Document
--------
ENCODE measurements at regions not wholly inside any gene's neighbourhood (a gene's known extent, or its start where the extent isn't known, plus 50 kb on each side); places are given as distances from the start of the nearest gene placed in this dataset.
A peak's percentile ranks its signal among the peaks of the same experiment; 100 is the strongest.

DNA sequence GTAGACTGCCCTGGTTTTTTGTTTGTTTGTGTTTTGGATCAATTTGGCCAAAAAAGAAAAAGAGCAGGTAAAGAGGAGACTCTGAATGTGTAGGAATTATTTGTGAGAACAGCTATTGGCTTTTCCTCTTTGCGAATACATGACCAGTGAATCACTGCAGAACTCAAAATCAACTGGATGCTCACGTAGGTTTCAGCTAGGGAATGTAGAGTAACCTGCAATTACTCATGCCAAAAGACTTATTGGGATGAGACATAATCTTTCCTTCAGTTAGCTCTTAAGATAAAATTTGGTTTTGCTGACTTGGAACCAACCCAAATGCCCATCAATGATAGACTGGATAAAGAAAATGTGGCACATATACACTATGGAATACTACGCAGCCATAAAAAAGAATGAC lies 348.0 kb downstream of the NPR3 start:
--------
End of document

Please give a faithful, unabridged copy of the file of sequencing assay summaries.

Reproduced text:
ENCODE measurements at regions not wholly inside any gene's neighbourhood (a gene's known extent, or its start where the extent isn't known, plus 50 kb on each side); places are given as distances from the start of the nearest gene placed in this dataset.
A peak's percentile ranks its signal among the peaks of the same experiment; 100 is the strongest.

DNA sequence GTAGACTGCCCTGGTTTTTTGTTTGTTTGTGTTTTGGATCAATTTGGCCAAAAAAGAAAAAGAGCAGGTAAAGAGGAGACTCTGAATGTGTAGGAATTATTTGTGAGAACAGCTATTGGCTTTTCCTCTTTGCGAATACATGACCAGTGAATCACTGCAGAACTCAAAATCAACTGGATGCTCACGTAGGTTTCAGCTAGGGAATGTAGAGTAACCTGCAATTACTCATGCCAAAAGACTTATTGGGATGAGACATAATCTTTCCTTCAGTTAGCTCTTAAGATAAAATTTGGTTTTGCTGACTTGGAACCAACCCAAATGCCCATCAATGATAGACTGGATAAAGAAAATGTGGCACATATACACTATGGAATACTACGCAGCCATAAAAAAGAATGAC lies 348.0 kb downstream of the NPR3 start: